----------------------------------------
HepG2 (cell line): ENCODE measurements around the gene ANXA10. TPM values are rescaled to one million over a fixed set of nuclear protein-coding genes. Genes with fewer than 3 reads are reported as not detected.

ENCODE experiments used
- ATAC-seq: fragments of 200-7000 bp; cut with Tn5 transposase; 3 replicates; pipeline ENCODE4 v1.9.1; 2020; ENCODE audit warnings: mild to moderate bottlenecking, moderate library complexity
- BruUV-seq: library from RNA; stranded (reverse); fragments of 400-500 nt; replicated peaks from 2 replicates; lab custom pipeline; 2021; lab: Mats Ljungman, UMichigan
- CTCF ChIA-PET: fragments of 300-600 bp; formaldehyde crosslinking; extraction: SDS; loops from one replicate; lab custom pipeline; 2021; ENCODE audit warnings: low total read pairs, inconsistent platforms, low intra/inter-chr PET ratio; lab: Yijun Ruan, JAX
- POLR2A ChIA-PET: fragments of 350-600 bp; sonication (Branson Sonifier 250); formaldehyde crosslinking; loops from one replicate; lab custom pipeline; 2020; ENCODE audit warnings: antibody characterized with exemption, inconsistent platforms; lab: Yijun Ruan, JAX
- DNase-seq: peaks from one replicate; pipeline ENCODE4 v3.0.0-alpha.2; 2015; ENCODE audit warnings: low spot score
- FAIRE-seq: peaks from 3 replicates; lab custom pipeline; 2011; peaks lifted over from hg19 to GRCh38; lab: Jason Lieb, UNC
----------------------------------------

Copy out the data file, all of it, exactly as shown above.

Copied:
HepG2 (cell line): ENCODE measurements around the gene ANXA10. TPM values are rescaled to one million over a fixed set of nuclear protein-coding genes. Genes with fewer than 3 reads are reported as not detected.

ENCODE experiments used
- ATAC-seq: fragments of 200-7000 bp; cut with Tn5 transposase; 3 replicates; pipeline ENCODE4 v1.9.1; 2020; ENCODE audit warnings: mild to moderate bottlenecking, moderate library complexity
- BruUV-seq: library from RNA; stranded (reverse); fragments of 400-500 nt; replicated peaks from 2 replicates; lab custom pipeline; 2021; lab: Mats Ljungman, UMichigan
- CTCF ChIA-PET: fragments of 300-600 bp; formaldehyde crosslinking; extraction: SDS; loops from one replicate; lab custom pipeline; 2021; ENCODE audit warnings: low total read pairs, inconsistent platforms, low intra/inter-chr PET ratio; lab: Yijun Ruan, JAX
- POLR2A ChIA-PET: fragments of 350-600 bp; sonication (Branson Sonifier 250); formaldehyde crosslinking; loops from one replicate; lab custom pipeline; 2020; ENCODE audit warnings: antibody characterized with exemption, inconsistent platforms; lab: Yijun Ruan, JAX
- DNase-seq: peaks from one replicate; pipeline ENCODE4 v3.0.0-alpha.2; 2015; ENCODE audit warnings: low spot score
- FAIRE-seq: peaks from 3 replicates; lab custom pipeline; 2011; peaks lifted over from hg19 to GRCh38; lab: Jason Lieb, UNC